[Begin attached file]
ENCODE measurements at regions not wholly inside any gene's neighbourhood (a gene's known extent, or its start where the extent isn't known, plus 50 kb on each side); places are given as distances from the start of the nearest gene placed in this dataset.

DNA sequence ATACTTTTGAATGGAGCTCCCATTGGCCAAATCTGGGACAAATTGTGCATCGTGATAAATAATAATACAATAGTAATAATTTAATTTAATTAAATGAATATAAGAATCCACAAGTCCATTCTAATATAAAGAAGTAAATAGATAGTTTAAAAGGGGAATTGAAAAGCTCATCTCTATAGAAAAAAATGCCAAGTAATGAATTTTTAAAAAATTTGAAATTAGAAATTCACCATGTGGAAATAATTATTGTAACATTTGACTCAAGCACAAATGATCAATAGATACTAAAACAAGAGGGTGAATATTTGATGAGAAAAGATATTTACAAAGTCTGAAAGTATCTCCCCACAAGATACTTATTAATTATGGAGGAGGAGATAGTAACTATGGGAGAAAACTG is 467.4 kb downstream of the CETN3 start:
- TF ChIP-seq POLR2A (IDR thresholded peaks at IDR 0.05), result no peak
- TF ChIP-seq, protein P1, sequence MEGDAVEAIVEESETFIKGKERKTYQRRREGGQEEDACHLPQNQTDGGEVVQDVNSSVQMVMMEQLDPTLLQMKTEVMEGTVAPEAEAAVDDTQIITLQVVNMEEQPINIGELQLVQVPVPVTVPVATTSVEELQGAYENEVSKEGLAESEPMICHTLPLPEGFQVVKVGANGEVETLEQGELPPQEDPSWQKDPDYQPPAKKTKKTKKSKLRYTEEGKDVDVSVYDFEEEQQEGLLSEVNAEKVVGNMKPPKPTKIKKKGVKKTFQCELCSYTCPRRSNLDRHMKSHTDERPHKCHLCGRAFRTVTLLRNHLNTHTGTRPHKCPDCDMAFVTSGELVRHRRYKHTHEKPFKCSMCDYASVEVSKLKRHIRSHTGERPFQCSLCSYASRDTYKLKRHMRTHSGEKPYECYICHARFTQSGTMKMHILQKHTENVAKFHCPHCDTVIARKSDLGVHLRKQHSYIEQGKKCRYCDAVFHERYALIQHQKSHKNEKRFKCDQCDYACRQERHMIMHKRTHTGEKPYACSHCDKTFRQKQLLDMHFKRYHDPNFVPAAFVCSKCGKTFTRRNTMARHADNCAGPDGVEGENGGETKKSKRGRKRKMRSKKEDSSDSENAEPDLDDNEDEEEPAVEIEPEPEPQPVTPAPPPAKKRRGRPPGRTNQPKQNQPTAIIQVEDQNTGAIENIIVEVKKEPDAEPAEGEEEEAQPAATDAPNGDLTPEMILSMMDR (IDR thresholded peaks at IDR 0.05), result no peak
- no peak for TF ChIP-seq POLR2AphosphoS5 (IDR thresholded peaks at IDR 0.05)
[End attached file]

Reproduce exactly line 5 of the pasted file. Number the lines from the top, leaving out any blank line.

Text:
- no peak for TF ChIP-seq POLR2AphosphoS5 (IDR thresholded peaks at IDR 0.05)